I thought I had seen the last of Comcast's traffic-shaping practices, but the Emperor of ISPs has been off concocting a new plan--a concrete, measurable method that will give the provider unprecedented control over its bandwidth. But this won't be like it's been in times prior, when Comcast would simply block or otherwise inhibits your access to the file transfer protocols of your choosing (ok, Bittorrent). Comcast is leaving your Internet habits up to you: fill the pipe as much as you want, but if your downloads burst the tube, you're going to pay big.
DSLReports.com quotes an anonymous Comcast representative for the full details of the alleged plan. All Internet subscribers will be allotted 250GB per month in download capacity. Go over, and you're fine... once. After your single freebie, Comcast will bill you $15 for every 10GB you exceed. There's no word whether you'll still get booted off the network for exceeding an undisclosed, theoretical maximum, but you'll likely be booted out of your parents' basement once that monthly bill hits.
That said, 250GB worth of downloading is a stupid-large amount of bandwidth. The Silicon Valley Insider has done an awesome job detailing just what it would take to get hit with the $15 overage charges based on a typical computer user's workload. But I've brainstormed a few additional examples that also apply. You'd have to:
Purchase 35 to 60 of Steam's largest titles each month (or download Portal 253 times)
Download one 1080p-quality movie per day
Browse the flickr pages of 243,809 users. Or you could just check out one user's page... and download all 85,528 of his 10.1 megapixel pictures.
Be your own Team Fortress 2 team. Playing 24 hours a day for each day in the month, by yourself, would only cost you 62 GB of bandwidth. But hey, that's why you need to multibox as a Soldier, a Medic, a Heavy...
I could go on, but you get the point. Unless you're trying to win the popularity award at The Pirate Bay, you're going to have a hard time filling that 250GB reservoir with your legitimate normal use, even if you consider yourself a heavy user. For once, I applaud Comcast for setting a reasonable bandwidth limit before it swings the hammer. And more so than that, I think it's great that Comcast is finally telling its users exactly what standards they'll be measured by -- and even going so far as to allude to a utility that you might be able to download that could match up your usage approximation with Comcast's.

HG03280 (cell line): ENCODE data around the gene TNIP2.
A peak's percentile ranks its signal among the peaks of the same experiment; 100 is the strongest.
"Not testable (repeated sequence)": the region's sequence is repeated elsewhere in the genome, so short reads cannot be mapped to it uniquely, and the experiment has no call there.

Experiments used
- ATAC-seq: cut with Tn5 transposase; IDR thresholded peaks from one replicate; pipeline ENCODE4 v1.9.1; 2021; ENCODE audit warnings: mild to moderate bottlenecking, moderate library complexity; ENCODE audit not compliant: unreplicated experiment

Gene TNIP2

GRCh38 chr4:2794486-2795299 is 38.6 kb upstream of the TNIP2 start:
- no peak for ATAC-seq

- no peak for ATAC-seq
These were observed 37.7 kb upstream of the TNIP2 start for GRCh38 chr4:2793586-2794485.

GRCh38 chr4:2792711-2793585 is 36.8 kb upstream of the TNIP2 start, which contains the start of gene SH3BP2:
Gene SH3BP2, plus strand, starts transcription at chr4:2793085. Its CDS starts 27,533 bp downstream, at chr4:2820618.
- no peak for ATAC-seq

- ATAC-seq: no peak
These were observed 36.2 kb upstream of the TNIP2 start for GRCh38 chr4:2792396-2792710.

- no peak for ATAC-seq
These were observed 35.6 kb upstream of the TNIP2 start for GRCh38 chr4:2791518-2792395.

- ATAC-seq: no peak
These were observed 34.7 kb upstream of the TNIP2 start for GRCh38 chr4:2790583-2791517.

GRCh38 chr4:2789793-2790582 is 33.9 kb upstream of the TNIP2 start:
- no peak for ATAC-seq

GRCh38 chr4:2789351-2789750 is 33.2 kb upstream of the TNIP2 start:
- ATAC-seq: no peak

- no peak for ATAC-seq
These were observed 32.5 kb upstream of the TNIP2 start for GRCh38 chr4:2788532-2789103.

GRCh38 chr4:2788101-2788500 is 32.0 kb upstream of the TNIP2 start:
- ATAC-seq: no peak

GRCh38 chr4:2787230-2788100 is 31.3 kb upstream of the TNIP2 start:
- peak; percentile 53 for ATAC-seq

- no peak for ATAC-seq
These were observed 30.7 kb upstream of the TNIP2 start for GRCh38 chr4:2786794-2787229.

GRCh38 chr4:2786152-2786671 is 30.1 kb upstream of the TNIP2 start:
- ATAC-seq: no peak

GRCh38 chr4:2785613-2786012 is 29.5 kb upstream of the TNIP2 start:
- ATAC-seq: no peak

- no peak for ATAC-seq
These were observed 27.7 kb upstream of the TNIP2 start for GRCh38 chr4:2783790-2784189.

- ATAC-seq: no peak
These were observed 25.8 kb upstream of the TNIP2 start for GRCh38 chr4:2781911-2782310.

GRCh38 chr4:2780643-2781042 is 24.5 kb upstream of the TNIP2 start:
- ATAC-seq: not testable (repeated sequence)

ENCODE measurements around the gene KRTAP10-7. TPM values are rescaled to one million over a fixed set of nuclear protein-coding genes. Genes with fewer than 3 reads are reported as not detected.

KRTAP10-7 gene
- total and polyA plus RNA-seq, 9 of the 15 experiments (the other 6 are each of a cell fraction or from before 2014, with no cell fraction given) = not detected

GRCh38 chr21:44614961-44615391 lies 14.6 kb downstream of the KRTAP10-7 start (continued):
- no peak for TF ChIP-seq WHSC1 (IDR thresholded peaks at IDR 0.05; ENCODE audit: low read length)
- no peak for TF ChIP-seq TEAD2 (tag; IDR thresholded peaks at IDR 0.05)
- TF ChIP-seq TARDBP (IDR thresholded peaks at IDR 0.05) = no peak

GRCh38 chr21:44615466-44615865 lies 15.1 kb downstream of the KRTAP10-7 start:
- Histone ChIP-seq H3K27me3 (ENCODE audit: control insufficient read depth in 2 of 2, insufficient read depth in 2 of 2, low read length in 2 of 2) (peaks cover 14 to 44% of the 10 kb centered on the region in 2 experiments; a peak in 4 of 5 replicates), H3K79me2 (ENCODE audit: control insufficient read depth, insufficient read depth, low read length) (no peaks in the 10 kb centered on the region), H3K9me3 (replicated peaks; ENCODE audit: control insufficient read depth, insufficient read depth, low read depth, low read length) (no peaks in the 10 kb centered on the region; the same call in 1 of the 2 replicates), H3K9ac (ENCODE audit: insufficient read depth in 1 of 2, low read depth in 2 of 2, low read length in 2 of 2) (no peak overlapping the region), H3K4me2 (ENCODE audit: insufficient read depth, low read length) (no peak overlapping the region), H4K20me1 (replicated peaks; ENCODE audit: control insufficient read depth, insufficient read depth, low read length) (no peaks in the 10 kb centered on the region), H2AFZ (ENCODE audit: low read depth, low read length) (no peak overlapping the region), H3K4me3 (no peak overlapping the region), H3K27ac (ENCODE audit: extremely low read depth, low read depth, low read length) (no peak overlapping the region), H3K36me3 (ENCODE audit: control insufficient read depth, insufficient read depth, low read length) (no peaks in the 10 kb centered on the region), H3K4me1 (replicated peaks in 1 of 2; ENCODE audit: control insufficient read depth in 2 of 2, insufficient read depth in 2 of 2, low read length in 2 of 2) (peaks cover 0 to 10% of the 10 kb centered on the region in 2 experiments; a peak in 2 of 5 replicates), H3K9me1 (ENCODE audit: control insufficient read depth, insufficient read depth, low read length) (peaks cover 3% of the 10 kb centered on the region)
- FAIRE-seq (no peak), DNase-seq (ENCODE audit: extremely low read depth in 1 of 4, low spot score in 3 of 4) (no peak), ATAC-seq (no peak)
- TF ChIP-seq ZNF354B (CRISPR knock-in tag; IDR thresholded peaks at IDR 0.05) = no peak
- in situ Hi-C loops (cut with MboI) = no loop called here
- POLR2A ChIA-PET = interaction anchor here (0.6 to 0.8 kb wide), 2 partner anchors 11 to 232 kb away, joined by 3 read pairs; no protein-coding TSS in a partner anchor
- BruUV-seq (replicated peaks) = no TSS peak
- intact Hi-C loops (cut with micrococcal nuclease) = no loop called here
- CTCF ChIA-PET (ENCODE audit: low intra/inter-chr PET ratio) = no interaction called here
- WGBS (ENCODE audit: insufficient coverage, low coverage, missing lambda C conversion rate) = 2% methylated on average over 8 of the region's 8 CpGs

How Comcast Gives Your Bank Account the Business
This company isn't getting any more praise out of me, because there are still two overwhelming flaws with Comcast's plan. Should you happen to go over the limit--without first being killed by your neighbors who are sharing the same cable hub--you're going to be paying an absurd amount of money for your transgression. Not to sound like Abe Simpson, but it's highway robbery. Consider the math:
Comcast charges $43 per month (minus taxes, fees, and only if you have pre-existing cable service) for its lowest tier of Internet service.
If Comcast gives you 250GB of "free" use per month, you're getting 5.81 gigabytes for every dollar you spend.
Comcast charges $15 for every 10GB of overage.
Thus, you pay 0.66 gigabytes for every dollar you spend in overage fees.
So what does the Internet cost? Should we go by Comcast's normal pricing structure -- 5.81 gigabytes per dollar -- or its overage pricing structure which incidentally, would cost you $375 dollars per month for 250GB of service. If the overage fee is designed to penalize subscribers, this represents 8.7 times that of Comcast's normal fee for comparable service. That's an unacceptable and illogical exploitation, and completely out of line from the market value of the service.
In A Perfect World...
Comcast should sell users additional bandwidth based on the original rates, or worth, of the service. If Joe Downloader uses 500GB of bandwidth, then he should be billed the same as if he just doubled his water intake for the month: a rate based on his actual use, not a punishment for going above an imaginary threshold. According to Comcast, its new suspected policies will affect 0.1 percent of its 14.1 million users. So let these 14,000 or so customers pay a fair extra for their bandwidth. If anything, Comcast's the winner in the deal: subscribers that underuse the service would still be charged at a flat rate of $43 per month (overvaluing their share of the bandwidth), and the chunk of the tube they don't use can go to others for a normal market value.
The situation gets stickier when you consider the fact that Comcast touts speedier service as an upgradable addition to its flat Internet subscription. For $67 a month, you can have downloads up to 4 Mbps faster than what you'd get on its bottom-rung Internet services. So why, then, are these subscribers -- who might very well download more as a result of their package -- not being given a similar, tiered structure for their monthly download limit? If they're receiving a 33 percent increase to their download speeds, there's no reason why they shouldn't be upgraded to a monthly download rate of 330GB.
But not all is fair or reasonable in the world of internet service. And while bits of Comcast's proposed plan seem fair considering the alternative--Time Warner's mulling limits of 5 to 40GB per month with a $1 per gigabyte overage fee--consumers shouldn't let the bull in the china shop just because it's wearing a pretty hat. At the end of the day, Comcast is a business. It's a big business. And just as it used to tout unlimited service while limiting your Bittorrents, so it is equally happy to protect the integrity of its bandwidth by unfairly pummeling your bank account into submission.